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The future API is HTML

I think that just about hits it right on.

Case in point.

I run a dance studio in my spare time. Up until recently, we managed things like course registrations, studio bookings, etc. with a desktop database and spreadsheets. Our receptionist had to be physically in the studio to do all of that stuff.

After some months of development, we now have a .net web app that takes care of managing all of the above. People who want to reserve the studio simply log on from home and reserve. The course lists are tied to the online registrations. Even our voicemail is now completely webified. Our receptionist is going home for the rest of the summer in another province, and she will still be able to do her work, all remotely, with no hassles of setting up her parent's 6 year old computer with some sort of rich client. (She wouldn't know how, anyway!)

Obviously we're just a tiny portion of the economy, but if something like this can help us to such a huge degree, it's bound to help bigger companies also. Web apps just make people's everyday lives _easier_, and that's what it's all about.

Wednesday, June 16, 2004

One other thing that makes it a no-brainer, is that people do not need to be trained to use a browser. Even elementary school children know how to use a browser. If your web app interface is intuitive enough, anybody can use it in a matter of minutes.

Right there is a huge amount of time == money saved.

Wednesday, June 16, 2004

"If your web app interface is intuitive enough, anybody can use it in a matter of minutes."

If your app interface is intuitive enough, anybody can use it in a matter of minutes. The fact that it is a web app has very little to do with this.

Just me (Sir to you)
Wednesday, June 16, 2004

I once ready that the only interface that is intuitive is the nipple.

I think you mean "if the interface is readibly understandable".

Ken Ray
Wednesday, June 16, 2004

I don't think even Rich Client advocates claim that Rich Clients are always better.  If you've got simple needs then it's simple to create a web app that has a simple interface and makes everything simple for the user.  It's when the application becomes more complex that richness of the Rich Client shows its advantage.  I agree with Joel that that advantage is disappearing.  But, for now, it's still definitely there.

". . . she will still be able to do her work, all remotely, with no hassles of setting up her parent's 6 year old computer with some sort of rich client. "

Well, a properly done Rich Client is "zero configuration", you download it from the internet and run.  There is no hassle of setting it up.  You may need to enter a URL or IP address to get things started off.  But that's about it.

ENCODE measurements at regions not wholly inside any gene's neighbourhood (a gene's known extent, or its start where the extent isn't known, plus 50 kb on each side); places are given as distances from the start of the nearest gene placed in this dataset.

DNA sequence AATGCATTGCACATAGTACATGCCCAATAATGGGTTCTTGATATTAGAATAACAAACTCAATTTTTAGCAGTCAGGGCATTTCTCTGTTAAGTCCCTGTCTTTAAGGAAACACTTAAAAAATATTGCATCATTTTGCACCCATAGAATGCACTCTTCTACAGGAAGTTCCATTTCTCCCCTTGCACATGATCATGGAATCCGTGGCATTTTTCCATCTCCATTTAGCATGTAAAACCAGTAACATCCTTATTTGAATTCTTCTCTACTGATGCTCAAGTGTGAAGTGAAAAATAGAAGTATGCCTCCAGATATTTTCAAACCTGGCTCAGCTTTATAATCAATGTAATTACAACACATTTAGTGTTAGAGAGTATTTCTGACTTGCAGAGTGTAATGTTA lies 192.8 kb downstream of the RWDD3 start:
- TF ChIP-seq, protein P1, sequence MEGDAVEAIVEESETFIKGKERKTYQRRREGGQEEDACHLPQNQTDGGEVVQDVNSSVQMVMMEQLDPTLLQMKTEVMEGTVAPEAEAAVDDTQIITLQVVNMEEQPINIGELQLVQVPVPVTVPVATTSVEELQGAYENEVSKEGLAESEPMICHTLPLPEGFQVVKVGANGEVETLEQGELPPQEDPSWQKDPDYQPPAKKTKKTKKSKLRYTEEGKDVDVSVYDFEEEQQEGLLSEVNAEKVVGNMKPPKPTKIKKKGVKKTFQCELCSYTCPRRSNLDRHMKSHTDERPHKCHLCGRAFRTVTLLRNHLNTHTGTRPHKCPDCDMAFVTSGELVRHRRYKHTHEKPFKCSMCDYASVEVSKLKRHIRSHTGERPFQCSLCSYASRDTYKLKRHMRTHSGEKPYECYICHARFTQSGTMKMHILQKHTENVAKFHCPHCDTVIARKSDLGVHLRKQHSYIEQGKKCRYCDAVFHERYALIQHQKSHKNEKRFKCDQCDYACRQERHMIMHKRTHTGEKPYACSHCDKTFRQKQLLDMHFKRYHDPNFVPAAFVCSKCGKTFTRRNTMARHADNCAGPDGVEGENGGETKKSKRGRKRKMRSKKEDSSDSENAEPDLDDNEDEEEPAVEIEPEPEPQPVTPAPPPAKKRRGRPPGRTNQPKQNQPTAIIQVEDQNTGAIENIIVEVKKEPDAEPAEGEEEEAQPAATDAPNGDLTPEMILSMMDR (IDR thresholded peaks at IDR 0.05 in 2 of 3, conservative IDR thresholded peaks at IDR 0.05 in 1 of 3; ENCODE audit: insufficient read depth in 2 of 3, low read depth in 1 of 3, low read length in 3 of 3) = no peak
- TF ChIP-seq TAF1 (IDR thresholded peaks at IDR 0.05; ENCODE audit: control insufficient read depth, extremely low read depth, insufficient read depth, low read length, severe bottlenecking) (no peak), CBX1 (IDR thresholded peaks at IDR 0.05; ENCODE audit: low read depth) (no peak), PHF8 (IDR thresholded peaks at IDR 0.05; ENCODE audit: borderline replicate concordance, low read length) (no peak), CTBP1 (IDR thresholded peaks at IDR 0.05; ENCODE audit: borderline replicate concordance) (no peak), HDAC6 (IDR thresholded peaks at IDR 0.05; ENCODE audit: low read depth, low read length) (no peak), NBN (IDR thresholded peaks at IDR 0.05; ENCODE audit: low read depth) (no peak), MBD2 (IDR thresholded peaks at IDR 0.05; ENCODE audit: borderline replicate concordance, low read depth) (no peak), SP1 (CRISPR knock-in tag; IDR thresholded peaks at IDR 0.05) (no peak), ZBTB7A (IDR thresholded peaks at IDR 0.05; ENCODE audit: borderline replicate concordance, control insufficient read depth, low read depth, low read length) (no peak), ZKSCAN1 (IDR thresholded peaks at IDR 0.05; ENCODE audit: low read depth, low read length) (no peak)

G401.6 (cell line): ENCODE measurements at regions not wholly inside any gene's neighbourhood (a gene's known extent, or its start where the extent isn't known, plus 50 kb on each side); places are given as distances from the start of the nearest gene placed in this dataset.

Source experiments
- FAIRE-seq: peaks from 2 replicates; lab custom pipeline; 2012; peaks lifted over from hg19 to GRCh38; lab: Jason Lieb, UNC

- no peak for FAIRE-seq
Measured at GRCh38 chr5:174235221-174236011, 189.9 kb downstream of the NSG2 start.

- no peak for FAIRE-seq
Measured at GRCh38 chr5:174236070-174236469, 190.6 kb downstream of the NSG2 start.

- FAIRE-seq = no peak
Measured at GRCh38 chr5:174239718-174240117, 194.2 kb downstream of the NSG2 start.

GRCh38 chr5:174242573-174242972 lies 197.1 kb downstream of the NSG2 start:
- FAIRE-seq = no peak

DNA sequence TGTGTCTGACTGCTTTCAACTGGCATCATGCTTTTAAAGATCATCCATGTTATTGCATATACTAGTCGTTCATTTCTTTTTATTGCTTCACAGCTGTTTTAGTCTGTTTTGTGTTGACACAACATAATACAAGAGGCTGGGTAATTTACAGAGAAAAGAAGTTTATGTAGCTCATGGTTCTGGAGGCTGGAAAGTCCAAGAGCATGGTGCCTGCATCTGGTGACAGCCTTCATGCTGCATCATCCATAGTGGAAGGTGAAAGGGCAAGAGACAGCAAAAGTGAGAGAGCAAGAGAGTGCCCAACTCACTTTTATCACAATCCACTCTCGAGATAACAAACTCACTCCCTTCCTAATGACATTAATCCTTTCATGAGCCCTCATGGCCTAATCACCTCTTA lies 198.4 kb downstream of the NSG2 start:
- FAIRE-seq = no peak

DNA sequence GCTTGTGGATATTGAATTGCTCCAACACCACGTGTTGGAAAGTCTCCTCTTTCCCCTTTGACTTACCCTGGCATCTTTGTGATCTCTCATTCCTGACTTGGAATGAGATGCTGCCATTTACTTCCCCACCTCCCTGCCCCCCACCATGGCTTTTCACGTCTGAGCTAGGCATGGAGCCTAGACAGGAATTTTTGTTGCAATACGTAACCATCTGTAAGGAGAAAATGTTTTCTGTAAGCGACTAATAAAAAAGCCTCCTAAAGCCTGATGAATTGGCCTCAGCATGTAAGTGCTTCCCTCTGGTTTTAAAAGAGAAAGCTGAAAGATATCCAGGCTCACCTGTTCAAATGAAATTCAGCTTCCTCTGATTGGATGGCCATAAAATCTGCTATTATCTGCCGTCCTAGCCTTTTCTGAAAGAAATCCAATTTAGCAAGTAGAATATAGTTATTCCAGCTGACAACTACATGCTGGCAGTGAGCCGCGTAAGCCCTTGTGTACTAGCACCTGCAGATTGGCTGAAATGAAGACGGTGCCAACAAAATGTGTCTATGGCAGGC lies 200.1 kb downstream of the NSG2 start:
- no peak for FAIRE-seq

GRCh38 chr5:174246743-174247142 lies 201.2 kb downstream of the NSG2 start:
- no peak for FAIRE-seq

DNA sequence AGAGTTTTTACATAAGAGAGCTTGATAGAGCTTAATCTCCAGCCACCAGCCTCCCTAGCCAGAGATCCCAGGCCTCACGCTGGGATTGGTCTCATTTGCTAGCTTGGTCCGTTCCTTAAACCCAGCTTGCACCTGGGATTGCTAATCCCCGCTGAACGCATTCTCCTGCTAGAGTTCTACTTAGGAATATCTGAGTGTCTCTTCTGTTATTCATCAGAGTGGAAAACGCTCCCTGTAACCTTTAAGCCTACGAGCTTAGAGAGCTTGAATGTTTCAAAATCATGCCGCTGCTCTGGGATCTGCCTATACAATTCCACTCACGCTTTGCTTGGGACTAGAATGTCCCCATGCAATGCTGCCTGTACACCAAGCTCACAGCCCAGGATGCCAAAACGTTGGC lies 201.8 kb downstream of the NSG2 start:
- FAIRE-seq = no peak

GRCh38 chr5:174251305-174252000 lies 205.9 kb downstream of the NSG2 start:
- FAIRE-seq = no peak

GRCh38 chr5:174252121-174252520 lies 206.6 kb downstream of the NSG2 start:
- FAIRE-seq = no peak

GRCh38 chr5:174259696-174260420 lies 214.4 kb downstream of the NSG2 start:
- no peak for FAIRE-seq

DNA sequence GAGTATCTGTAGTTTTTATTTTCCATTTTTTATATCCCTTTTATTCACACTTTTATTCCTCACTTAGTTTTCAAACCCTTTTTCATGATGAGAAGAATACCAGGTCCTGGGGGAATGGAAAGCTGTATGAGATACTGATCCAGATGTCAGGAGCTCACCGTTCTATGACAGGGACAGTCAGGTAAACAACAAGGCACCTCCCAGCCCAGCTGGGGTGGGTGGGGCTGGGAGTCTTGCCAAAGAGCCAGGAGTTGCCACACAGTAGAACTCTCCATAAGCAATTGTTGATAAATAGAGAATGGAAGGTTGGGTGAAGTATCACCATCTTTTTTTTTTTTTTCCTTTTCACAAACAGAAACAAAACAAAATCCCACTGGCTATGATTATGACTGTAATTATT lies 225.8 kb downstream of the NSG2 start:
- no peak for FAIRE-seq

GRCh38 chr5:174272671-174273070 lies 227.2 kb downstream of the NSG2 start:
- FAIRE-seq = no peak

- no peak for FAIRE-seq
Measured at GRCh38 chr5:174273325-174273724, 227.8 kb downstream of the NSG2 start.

Herbert Sitz
Wednesday, June 16, 2004

I think Joel's example of e-mail clients is pretty instructive actually. For several months I was using Outlook from home (over DSL) to access my Earthlink e-mail account. I did my normal e-mail related stuff and it worked ok.

However, I recently started using Earthlink's web-based e-mail system. I happened to use it once to check messages when I was traveling or something. To my surprise, it turned out to not only do everything I needed to do (much less than Outlook provides) but it actually did it faster! Don't know why, but it does.

That one experience has really made me sit back and re-think a lot of preconceptions.

Jeff Kotula
Wednesday, June 16, 2004

I am with Joel on the rich GUI vs web GUI: 1) I love rich; 2) I am astounded that people are so willing to tolerate thin GUI.

It seems to me that a good work-around strategy, for Microsoft to preserve some backward compatibility, would be to encourage/facilitate dual-boot options. Imagine if a brand-new Avalon/Longhorn machine included a separate Windows XP legacy environment, and an easy dual-boot ability.

I know it is a work-around, but seems like it might have some legs...they would have to make it really smooth, because there is end-user complexity to deal with...

Erik Neu
Wednesday, June 16, 2004

"I am with Joel on the rich GUI vs web GUI: 1) I love rich; 2) I am astounded that people are so willing to tolerate thin GUI."

What do you mean you're with Joel? On the one hand Joel states that there are some apps where the rich domain is required (software development, paint programs, etc), but that there are other domains where "thin" clients are appropriate (email, etc).

The term "rich" versus "thin" really is a misnomer anyways. The complexity of document layout involved in HTML+CSS is absolutely massive, and eclipses the complexity of most "rich" apps by many orders of magnitude. What we're really talking about is "rich clients with a minimal, standardized communication/document spec".